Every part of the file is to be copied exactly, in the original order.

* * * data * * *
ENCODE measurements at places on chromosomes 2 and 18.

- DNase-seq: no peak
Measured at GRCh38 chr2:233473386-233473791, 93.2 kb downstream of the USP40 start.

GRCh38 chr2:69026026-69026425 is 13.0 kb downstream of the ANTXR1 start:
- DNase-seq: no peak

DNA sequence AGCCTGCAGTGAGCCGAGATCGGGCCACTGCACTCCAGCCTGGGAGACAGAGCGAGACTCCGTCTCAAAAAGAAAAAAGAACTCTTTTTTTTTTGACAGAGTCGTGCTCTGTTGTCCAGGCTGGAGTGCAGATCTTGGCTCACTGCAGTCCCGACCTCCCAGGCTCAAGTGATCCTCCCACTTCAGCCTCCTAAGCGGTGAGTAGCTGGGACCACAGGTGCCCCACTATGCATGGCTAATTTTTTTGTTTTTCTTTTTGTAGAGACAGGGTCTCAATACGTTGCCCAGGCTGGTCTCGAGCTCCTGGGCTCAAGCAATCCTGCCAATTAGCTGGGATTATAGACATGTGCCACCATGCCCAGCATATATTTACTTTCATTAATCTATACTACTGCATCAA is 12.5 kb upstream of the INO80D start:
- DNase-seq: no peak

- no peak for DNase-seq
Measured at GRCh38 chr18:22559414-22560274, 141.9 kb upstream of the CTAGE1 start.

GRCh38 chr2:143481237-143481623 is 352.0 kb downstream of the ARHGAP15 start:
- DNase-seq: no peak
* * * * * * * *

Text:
ENCODE measurements at places on chromosomes 2 and 18.

- DNase-seq: no peak
Measured at GRCh38 chr2:233473386-233473791, 93.2 kb downstream of the USP40 start.

GRCh38 chr2:69026026-69026425 is 13.0 kb downstream of the ANTXR1 start:
- DNase-seq: no peak

DNA sequence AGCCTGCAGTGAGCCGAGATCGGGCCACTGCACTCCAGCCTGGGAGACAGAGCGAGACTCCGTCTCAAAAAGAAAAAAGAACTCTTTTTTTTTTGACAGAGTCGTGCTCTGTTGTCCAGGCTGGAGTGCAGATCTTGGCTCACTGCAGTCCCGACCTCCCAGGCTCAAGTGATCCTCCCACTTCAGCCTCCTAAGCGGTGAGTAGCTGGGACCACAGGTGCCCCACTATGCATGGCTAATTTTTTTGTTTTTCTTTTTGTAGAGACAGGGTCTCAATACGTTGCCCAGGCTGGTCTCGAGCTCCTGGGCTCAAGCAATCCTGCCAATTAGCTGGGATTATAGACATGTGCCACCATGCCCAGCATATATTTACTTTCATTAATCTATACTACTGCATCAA is 12.5 kb upstream of the INO80D start:
- DNase-seq: no peak

- no peak for DNase-seq
Measured at GRCh38 chr18:22559414-22560274, 141.9 kb upstream of the CTAGE1 start.

GRCh38 chr2:143481237-143481623 is 352.0 kb downstream of the ARHGAP15 start:
- DNase-seq: no peak